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Association of occupational exposures with ex vivo functional immune response in workers handling carbon nanotubes and nanofibers

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journal contribution
posted on 2020-02-07, 14:29 authored by Mary K. Schubauer-Berigan, Matthew M. Dahm, Christine A. Toennis, Deborah L. Sammons, Tracy Eye, Vamsi Kodali, Patti C. Zeidler-Erdely, Aaron Erdely

The objective of this study was to evaluate the association between carbon nanotube and nanofiber (CNT/F) exposure and ex vivo responses of whole blood challenged with secondary stimulants, adjusting for potential confounders, in a cross-sectional study of 102 workers. Multi-day exposure was measured by CNT/F structure count (SC) and elemental carbon (EC) air concentrations. Demographic, lifestyle and other occupational covariate data were obtained via questionnaire. Whole blood collected from each participant was incubated for 18 hours with and without two microbial stimulants (lipopolysaccharide/LPS and staphylococcal enterotoxin type B/SEB) using TruCulture technology to evaluate immune cell activity. Following incubation, supernatants were preserved and analyzed for protein concentrations. The stimulant:null response ratio for each individual protein was analyzed using multiple linear regression, followed by principal component (PC) analysis to determine whether patterns of protein response were related to CNT/F exposure. Adjusting for confounders, CNT/F metrics (most strongly, the SC-based) were significantly (p < 0.05) inversely associated with stimulant:null ratios of several individual biomarkers: GM-CSF, IFN-γ, interleukin (IL)-2, IL-4, IL-5, IL-10, IL-17, and IL-23. CNT/F metrics were significantly inversely associated with PC1 (a weighted mean of most biomarkers, explaining 25% of the variance in the protein ratios) and PC2 (a biomarker contrast, explaining 14%). Among other occupational exposures, only solvent exposure was significant (inversely related to PC2). CNT/F exposure metrics were uniquely related to stimulant responses in challenged whole blood, illustrating reduced responsiveness to a secondary stimulus. This approach, if replicated in other exposed populations, may present a relatively sensitive method to evaluate human response to CNT/F or other occupational exposures.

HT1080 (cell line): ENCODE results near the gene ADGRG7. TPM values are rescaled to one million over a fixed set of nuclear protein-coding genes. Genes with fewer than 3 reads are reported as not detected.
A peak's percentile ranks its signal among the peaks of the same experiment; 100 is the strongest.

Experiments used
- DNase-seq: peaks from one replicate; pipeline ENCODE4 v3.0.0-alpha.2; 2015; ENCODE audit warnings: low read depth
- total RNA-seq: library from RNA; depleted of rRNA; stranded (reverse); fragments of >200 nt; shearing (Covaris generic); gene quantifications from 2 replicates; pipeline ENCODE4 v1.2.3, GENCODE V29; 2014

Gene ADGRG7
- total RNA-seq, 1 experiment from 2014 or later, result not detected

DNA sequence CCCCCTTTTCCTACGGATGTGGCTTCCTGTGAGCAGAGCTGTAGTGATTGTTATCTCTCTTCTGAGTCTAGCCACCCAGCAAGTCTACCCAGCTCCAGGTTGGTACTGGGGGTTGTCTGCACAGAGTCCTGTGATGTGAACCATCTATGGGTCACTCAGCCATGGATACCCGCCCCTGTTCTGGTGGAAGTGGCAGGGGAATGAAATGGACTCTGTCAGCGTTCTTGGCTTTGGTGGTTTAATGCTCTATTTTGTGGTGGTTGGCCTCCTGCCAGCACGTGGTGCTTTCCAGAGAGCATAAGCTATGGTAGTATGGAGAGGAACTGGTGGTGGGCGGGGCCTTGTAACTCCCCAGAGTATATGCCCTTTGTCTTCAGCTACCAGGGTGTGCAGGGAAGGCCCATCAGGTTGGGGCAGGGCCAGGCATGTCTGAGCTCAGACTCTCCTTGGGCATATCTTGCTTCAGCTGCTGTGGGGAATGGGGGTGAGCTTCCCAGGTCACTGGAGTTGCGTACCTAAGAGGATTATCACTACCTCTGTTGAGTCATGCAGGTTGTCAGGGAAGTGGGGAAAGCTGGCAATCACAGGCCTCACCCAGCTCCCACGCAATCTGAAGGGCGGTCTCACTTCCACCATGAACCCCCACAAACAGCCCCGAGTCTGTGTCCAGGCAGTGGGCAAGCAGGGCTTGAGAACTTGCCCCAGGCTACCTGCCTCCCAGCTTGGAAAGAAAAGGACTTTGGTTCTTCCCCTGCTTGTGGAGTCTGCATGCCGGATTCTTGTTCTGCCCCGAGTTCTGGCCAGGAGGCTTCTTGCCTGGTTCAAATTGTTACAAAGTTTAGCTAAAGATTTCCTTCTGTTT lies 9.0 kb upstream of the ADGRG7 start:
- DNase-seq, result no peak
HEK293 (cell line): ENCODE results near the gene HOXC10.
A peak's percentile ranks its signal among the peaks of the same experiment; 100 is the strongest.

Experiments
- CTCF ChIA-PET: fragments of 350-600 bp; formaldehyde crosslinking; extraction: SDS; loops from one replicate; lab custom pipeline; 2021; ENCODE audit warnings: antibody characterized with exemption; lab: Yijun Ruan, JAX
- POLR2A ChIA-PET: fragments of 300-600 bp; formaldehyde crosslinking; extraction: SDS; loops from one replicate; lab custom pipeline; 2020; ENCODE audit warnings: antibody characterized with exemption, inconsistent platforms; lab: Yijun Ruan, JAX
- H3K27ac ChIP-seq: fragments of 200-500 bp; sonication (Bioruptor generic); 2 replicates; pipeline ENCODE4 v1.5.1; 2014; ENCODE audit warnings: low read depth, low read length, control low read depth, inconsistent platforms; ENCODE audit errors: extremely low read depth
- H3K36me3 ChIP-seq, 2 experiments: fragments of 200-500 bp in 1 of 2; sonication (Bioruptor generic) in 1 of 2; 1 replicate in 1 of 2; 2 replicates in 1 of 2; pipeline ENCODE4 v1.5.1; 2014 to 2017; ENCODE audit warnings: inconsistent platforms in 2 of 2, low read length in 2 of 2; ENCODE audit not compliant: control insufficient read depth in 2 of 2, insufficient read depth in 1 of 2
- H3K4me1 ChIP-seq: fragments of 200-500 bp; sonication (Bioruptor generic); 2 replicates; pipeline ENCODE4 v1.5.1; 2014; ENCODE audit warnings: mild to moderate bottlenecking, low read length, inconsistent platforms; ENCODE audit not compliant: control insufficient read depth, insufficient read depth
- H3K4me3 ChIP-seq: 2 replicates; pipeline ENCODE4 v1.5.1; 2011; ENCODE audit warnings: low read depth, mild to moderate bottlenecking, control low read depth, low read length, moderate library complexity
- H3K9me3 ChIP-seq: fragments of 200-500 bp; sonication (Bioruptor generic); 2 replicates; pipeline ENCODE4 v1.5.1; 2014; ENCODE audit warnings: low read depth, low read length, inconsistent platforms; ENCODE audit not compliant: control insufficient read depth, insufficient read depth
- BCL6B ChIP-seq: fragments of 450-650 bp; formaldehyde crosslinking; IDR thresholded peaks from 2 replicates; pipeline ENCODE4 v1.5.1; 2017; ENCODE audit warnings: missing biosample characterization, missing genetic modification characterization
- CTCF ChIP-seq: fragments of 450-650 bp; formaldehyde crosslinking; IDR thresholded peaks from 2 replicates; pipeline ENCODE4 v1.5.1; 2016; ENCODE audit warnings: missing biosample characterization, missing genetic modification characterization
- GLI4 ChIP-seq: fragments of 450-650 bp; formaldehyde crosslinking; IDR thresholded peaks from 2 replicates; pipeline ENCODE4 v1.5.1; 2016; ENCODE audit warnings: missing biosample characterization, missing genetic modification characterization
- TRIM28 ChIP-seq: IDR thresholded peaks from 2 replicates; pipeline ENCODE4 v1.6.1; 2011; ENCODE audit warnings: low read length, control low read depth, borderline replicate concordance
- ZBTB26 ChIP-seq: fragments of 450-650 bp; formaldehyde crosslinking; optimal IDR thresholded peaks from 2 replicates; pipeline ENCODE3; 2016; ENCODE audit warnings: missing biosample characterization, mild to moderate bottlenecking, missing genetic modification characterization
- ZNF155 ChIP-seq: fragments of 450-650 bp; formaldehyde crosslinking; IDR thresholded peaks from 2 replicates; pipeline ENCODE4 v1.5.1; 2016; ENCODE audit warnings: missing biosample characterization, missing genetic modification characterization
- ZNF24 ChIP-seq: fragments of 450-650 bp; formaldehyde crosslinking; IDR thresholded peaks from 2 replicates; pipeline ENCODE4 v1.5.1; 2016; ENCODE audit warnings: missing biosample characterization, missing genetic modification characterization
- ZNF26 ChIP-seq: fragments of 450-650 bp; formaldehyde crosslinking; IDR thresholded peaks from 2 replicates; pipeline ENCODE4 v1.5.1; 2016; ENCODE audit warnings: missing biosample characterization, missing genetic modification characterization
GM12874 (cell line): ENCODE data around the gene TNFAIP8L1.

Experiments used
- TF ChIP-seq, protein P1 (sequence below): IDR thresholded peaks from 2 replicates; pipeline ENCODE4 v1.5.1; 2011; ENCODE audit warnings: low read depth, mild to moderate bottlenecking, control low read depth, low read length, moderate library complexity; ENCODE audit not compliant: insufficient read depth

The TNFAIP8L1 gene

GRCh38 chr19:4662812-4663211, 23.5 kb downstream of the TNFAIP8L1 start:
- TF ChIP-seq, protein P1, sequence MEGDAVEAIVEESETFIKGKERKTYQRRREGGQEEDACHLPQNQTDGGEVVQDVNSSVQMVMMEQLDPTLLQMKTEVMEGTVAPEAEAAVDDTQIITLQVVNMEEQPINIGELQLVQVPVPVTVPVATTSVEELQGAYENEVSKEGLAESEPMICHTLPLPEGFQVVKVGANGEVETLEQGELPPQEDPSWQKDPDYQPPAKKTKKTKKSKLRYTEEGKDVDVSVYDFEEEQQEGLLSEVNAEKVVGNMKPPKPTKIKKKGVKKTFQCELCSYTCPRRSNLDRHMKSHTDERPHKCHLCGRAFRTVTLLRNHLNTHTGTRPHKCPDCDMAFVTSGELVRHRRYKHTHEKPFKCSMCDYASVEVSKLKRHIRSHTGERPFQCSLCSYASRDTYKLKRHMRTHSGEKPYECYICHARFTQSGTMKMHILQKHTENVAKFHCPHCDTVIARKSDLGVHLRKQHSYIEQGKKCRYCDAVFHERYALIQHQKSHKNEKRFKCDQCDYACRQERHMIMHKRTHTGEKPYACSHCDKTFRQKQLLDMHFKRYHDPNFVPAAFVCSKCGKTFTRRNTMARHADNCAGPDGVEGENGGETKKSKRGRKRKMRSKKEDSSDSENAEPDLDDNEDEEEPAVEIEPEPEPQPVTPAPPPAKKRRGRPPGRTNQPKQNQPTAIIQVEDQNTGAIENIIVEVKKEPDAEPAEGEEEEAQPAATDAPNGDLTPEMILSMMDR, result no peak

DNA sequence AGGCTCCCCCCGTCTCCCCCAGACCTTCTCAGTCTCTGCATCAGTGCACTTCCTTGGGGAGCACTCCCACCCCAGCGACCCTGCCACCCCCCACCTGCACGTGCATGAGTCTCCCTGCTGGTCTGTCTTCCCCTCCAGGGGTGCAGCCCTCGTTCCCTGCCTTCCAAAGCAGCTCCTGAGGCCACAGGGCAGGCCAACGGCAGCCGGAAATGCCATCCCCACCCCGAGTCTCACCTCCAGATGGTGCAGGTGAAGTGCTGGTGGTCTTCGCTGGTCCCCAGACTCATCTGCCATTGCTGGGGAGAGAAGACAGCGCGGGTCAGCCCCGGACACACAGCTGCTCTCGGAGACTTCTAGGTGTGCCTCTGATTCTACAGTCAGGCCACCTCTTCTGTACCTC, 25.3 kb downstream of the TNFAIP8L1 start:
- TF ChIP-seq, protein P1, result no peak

This research was supported by an Interagency Agreement with the National Institute of Environmental Health Sciences (AES 12029-001) and by the NIOSH Nanotechnology Research Center.